Me-Made-May '15 (Pattern and Branch) #mmmay15

Day 1: Alabama Chanin style shirt #mmmay15

Me-Made-May '15 (Pattern and Branch) #mmmay15

Day 1: Alabama Chanin style shirt close-up #mmmay15

Me-Made-May '15 (Pattern and Branch) #mmmay15

Day 2: raglan t-shirt #mmmay15

Me-Made-May '15 (Pattern and Branch) #mmmay15

Day 2: raglan shirt close-up #mmmay15

Me-Made-May '15 (Pattern and Branch) #mmmay15

Day 3: kimono sleeve dress #mmmay15

Me-Made-May '15 (Pattern and Branch) #mmmay15

Day 3: kimono sleeve dress close-up #mmmay15

Me-Made-May '15 (Pattern and Branch) #mmmay15

Day 4: pink t-shirt and altered jean shorts #mmmay15

Me-Made-May '15 (Pattern and Branch) #mmmay15

Day 4: altered jean shorts close-up #mmmay15

 

Me-Made-May '15 (Pattern and Branch) #mmmay15

Day 5: Summer Blouse #mmmay15

Me-Made-May '15 (Pattern and Branch) #mmmay15

Day 5: Summer Blouse Close-Up #mmmay15

 

Me-Made-May '15 (Pattern and Branch) #mmmay15

Day 6: exercise shirt #mmmay15

 

Me-Made-May '15 (Pattern and Branch) #mmmay15

Day 7: Ankara/wax print shorts #mmmay15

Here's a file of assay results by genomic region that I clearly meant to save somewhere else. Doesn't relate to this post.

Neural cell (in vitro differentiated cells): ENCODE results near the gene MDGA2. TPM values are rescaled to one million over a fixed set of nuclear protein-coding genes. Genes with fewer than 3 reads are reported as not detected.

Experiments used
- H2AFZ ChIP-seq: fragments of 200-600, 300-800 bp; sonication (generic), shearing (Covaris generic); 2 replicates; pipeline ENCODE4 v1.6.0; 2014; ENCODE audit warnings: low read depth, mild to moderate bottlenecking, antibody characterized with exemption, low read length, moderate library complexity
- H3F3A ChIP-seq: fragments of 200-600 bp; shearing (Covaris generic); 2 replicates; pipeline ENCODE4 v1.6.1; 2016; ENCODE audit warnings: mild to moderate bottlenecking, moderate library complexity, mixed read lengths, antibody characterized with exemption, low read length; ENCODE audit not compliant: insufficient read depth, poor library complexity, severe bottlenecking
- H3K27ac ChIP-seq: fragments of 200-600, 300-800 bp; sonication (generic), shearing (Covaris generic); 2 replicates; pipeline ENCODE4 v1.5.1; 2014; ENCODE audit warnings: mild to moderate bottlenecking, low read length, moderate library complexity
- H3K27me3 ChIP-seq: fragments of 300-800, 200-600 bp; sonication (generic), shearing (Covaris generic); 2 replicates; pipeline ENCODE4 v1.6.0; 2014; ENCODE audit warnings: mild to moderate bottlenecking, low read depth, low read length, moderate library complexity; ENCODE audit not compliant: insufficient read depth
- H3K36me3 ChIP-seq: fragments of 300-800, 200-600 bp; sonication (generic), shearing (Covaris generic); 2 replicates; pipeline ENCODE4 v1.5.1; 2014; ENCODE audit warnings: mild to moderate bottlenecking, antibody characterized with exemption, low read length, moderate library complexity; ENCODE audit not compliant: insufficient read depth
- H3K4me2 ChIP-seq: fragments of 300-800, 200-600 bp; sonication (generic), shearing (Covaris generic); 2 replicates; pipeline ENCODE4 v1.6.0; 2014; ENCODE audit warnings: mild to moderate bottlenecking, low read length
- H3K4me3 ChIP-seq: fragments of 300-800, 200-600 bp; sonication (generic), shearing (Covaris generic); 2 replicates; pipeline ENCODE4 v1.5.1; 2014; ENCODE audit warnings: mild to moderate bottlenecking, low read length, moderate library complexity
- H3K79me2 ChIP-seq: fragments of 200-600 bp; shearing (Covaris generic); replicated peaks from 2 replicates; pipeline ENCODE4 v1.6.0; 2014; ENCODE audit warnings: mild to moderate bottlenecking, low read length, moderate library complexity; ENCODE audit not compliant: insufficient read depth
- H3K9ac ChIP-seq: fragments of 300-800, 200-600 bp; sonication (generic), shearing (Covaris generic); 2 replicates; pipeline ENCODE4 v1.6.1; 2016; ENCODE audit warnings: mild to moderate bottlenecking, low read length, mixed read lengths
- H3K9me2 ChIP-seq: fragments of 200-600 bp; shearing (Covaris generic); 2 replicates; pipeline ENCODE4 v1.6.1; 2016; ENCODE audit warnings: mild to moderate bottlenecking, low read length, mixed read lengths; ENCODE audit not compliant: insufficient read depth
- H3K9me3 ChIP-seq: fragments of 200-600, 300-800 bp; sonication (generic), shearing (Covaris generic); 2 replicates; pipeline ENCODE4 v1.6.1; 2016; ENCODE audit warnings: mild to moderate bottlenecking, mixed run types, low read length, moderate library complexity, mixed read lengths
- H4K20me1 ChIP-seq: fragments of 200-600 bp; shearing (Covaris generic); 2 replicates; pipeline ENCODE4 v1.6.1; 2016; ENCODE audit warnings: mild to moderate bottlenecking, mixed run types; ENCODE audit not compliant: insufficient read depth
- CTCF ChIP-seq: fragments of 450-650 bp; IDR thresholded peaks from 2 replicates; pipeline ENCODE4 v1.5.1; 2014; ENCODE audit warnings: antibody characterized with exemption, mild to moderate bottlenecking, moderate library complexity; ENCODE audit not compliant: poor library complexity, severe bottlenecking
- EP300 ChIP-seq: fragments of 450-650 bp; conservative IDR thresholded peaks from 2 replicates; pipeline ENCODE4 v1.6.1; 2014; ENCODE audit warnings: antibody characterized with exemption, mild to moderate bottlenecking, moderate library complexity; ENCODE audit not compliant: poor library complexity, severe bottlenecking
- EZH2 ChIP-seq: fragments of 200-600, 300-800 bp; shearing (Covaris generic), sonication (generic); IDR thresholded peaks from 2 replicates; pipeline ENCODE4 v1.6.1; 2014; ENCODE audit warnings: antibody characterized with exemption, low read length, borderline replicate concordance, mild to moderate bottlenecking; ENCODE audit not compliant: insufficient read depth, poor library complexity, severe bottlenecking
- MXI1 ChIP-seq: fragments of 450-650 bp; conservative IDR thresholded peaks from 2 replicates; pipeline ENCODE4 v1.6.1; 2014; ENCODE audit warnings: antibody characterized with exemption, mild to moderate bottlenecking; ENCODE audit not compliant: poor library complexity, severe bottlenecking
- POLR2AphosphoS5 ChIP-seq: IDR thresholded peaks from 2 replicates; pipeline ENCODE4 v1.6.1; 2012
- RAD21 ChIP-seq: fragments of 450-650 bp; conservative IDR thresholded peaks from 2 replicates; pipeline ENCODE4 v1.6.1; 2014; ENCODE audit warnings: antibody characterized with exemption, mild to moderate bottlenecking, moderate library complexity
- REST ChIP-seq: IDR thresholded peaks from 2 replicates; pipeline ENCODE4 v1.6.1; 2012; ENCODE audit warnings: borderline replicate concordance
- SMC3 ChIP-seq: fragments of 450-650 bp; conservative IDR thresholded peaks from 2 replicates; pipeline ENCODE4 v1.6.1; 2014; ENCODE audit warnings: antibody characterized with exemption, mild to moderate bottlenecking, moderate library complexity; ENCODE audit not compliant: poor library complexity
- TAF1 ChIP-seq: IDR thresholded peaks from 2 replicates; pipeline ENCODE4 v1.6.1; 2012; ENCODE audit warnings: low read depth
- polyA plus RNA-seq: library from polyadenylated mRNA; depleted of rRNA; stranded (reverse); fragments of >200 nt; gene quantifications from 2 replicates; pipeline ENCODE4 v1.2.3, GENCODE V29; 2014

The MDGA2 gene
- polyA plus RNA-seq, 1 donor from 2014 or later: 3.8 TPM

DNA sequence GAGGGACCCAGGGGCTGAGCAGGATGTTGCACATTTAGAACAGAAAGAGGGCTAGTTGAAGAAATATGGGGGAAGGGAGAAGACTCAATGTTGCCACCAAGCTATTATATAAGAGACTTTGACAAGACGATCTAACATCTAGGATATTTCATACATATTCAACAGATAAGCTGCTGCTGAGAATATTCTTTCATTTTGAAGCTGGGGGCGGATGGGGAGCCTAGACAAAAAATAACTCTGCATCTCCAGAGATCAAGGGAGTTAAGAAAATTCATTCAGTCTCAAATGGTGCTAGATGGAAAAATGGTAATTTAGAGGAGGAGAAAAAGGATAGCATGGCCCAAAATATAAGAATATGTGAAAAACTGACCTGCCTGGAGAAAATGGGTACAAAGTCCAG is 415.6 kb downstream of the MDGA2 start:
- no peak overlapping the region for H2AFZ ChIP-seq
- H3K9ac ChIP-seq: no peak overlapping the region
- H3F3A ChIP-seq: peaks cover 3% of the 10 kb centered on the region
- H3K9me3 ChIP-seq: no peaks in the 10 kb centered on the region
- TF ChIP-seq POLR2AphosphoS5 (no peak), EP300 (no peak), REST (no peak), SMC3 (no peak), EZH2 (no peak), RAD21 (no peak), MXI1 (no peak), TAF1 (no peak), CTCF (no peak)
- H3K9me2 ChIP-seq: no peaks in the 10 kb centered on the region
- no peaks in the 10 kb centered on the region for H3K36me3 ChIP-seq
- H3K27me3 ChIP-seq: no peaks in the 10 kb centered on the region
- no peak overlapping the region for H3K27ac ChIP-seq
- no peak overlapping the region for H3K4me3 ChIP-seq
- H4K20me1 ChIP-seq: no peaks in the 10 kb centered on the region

Me-Made-May '15 (Pattern and Branch) #mmmay15

Day 7: Ankara/wax print shorts Close-Up #mmmay15

Wow!  I feel like I’m writing a post that says, “HEY, EVERYBODY!  LOOK AT ME!!!!”  I guess I kind of am…  So, after you LOOK AT ME!!! and my outfits, look around me!  We have flowers!  We have leaves!  We have grass!  Spring is finally here and we even had some warmer weather which is awesome because it’s warmer weather and because it means I got to add a little more variety to the clothing I could wear that I had made.  There’s no way I’m making it through this month without repeats, but it’s a great exercise in creativity and it makes me want to sew even more, and that’s a good thing.